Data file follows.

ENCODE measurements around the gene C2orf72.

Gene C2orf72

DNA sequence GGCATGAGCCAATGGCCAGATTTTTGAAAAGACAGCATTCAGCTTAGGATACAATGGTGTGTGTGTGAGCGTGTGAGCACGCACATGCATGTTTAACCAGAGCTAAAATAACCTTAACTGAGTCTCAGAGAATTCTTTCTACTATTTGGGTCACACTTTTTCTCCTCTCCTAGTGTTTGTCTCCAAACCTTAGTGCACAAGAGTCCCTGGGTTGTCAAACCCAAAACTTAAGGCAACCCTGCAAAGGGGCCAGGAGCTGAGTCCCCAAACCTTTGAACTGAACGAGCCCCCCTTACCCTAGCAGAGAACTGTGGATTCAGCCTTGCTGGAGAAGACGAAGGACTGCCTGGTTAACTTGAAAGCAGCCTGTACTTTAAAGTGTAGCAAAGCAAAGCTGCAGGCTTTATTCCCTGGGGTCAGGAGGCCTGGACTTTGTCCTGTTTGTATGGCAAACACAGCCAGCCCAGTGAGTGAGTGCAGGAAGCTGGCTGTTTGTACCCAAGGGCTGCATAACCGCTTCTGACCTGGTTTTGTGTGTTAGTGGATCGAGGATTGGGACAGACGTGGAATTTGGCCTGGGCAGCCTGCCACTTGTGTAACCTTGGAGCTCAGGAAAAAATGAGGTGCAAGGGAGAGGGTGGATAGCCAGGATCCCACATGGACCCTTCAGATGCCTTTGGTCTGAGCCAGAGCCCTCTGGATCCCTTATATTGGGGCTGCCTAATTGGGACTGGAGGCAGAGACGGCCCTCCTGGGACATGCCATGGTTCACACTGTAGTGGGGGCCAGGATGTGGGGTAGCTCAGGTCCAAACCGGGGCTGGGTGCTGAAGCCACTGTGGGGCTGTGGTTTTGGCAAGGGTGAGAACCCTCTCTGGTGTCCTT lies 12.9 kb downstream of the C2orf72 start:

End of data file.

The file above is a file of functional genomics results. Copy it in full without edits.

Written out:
ENCODE measurements around the gene C2orf72.

Gene C2orf72

DNA sequence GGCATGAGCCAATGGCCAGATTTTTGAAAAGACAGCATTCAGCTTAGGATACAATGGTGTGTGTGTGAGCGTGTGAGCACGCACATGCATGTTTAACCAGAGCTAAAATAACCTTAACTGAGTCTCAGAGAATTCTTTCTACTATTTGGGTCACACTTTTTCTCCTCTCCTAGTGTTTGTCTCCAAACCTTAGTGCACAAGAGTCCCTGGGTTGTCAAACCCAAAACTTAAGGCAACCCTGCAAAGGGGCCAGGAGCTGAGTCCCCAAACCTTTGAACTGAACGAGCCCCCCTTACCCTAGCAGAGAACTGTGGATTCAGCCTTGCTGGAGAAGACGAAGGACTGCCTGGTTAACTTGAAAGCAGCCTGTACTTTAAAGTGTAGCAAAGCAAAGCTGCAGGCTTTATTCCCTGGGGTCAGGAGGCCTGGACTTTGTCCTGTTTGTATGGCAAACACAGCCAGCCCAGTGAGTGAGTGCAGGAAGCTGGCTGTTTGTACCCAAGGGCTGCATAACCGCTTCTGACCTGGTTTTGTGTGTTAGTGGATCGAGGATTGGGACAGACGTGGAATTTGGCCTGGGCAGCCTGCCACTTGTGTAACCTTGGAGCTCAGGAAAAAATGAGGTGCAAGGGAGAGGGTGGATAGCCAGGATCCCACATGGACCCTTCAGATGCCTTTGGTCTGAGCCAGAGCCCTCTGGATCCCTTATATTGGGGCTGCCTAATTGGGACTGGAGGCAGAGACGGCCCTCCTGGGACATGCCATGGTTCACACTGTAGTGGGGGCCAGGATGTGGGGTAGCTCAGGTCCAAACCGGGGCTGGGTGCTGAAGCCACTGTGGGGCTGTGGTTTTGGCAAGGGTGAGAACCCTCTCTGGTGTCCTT lies 12.9 kb downstream of the C2orf72 start: